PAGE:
Freedom! That's what I thought as I read this book. Freedom from stress over
my daughter's horrible (so I thought) writing!
The Writer's Jungle is completely different than any other writing
curriculum out there (and I've seen a lot!) Written for homeschoolers by a
writer and homeschooling mom, Julie Bogart, the book teaches you how to
teach your elementary and junior high students how to write.
Julie's philosophy of teaching writing is to teach it like writers honing
their craft. Students are taught to focus on the ideas, the voice, and
choosing the right words to convey their thoughts more so than the
mechanics. That comes later. Too many times moms look at a paper full of
spelling and punctuation errors and feel that our children will never learn
how to write. We totally miss the great ideas our children are trying to
convey; therefore discouraging them and making them feel like they cannot
succeed in writing.
The Writer's Jungle has no set lesson plans. Instead, you learn how to
incorporate various language arts and writing activities into your schedule.
The method starts with narration, reading aloud, copywork, and dictation.
You've probably heard of these things before, but wondered how to
incorporate these elements into your lifestyle. Julie gives you practical
ideas and even sample schedules to help you being using these elements in
The Writer's Jungle includes a whole chapter exploring communication and its
importance. There are fun games to play with your students to illustrate the
importance of precise communication.
Many other writing curricula emphasize the need for using your five senses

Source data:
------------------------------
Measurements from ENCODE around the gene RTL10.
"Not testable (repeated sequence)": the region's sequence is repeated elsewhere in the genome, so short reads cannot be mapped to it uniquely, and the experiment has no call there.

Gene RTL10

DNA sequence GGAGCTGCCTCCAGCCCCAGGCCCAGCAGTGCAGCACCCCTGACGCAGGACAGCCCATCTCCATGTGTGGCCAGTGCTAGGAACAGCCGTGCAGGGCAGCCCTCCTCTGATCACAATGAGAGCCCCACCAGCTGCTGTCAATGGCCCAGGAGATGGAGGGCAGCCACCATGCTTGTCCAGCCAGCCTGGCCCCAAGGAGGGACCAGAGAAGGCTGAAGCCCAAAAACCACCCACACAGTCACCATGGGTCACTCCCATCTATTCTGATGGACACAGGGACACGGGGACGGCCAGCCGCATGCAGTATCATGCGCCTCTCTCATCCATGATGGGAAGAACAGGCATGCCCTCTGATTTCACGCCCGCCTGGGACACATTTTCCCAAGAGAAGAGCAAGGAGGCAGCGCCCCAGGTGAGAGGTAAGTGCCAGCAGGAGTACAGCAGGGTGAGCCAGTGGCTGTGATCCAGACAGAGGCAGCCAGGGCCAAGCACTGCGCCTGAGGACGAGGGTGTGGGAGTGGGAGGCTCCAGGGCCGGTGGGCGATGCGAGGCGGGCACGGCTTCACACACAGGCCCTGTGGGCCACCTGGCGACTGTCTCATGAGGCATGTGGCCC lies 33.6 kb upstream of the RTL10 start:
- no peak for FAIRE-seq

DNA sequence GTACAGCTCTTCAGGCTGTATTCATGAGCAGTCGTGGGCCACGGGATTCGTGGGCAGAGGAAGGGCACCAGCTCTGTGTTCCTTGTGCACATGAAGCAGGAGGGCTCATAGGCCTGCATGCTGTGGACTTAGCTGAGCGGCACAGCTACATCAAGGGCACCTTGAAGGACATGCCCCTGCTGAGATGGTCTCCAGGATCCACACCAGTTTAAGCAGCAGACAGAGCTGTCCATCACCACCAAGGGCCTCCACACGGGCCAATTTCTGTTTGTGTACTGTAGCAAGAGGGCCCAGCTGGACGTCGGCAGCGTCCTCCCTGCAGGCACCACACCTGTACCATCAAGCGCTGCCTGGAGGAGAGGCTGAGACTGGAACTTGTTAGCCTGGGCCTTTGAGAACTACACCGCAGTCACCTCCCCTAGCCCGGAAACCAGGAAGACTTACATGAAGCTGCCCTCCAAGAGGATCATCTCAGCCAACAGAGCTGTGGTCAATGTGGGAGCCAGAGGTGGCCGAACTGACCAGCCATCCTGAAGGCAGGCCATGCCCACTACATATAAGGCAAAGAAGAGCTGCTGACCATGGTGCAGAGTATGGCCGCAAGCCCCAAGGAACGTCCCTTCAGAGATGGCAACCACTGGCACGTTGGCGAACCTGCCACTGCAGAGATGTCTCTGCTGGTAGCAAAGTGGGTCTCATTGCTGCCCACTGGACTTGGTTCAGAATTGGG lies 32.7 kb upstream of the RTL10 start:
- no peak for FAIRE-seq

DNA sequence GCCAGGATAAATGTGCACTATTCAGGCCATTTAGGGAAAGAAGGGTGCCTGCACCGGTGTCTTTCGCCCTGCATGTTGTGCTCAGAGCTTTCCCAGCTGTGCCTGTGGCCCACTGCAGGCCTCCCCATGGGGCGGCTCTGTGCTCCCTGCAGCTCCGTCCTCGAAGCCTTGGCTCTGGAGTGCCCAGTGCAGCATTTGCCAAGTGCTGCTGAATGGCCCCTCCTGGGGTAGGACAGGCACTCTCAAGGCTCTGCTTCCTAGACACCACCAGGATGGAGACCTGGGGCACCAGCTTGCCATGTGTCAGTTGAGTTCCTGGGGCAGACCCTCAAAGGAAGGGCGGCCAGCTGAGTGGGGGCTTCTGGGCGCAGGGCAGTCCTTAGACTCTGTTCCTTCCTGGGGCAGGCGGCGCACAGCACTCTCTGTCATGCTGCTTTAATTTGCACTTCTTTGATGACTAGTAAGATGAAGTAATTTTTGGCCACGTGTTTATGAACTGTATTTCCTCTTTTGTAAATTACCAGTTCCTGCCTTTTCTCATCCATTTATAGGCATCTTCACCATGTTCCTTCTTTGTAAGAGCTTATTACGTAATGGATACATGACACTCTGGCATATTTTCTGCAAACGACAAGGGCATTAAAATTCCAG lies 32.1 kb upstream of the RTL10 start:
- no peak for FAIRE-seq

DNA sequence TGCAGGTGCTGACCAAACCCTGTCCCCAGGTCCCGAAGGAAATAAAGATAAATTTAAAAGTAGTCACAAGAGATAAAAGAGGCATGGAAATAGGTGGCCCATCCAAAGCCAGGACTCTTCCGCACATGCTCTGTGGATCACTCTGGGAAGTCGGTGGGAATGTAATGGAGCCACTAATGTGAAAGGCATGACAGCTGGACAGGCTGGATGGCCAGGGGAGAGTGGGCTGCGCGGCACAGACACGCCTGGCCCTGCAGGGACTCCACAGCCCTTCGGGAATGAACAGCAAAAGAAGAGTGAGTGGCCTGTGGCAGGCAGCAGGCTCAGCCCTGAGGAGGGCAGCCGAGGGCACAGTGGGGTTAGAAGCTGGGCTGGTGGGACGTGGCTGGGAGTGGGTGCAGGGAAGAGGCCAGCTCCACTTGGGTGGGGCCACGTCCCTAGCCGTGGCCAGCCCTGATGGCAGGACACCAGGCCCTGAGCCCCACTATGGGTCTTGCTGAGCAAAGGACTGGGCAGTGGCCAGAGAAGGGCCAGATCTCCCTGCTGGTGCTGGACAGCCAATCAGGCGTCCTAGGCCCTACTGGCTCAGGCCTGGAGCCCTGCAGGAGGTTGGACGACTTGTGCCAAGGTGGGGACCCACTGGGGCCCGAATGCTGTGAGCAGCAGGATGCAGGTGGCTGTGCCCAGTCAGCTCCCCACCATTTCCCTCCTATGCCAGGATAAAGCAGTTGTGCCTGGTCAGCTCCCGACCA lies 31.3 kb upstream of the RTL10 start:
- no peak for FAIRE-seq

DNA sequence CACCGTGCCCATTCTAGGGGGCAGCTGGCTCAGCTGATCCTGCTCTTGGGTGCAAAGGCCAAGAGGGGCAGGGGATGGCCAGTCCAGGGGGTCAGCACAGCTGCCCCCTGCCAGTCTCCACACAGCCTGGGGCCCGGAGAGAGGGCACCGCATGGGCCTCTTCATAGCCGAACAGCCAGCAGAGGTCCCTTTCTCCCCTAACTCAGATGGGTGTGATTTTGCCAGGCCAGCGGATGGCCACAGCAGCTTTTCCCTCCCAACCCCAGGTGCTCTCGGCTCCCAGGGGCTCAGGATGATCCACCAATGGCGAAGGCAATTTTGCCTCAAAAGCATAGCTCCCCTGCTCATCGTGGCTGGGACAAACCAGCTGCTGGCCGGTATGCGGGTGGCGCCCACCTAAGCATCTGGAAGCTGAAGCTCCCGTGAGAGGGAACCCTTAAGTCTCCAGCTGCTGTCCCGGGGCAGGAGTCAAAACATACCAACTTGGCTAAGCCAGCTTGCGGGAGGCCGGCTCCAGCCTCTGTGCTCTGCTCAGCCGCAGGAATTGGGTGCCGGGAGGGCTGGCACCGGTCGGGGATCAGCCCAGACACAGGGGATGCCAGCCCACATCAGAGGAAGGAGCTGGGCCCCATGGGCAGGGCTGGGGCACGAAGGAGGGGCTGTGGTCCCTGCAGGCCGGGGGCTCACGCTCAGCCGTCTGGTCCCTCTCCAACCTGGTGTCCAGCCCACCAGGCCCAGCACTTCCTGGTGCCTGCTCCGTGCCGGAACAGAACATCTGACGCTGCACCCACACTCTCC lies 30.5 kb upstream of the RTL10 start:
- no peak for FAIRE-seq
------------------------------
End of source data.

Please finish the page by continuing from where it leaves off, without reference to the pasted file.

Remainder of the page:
in description. Julie takes it a step further with keen observation
activities that include a list of questions to ask about the object so your
student can accurately describe it in great detail.
"Freewriting" is another central activity of Bogart's method. Julie
describes it like this, "Freewriting is the act of keeping your pencil
moving on a blank page of paper for a predetermined amount of time. The
results or contents are unimportant to success. The most important part of
the process is allowing for chaos, musings, incomplete thoughts and ideas to
bubble up from within - uninhibited by a torturous assignment" (p. 46).
There is an entire chapter on the idea of freewriting with instructions for
The rest of the book (17 chapters total, plus two appendices) builds on
these foundational elements and uses Julie's unique methods to help your
student to narrow topics, overcome writer's block, and revise, edit and
publish his work. Basically anything your upper elementary to junior high
student needs to learn about the art of writing is in here. Basic mechanics
such as grammar and spelling are not covered. You will need separate
programs for them or a reference to use while helping your student edit his
The Writer's Jungle busts writing myths, has fun games to play with your
children, and distresses teaching writing. What more could you want? Let me
say it another way: if writing is a dreaded subject in your homeschool, go
immediately to www.bravewriter.com and order the book!
-Product Review by Dawn King, The Old Schoolhouse Magazine, LLC, July, 2006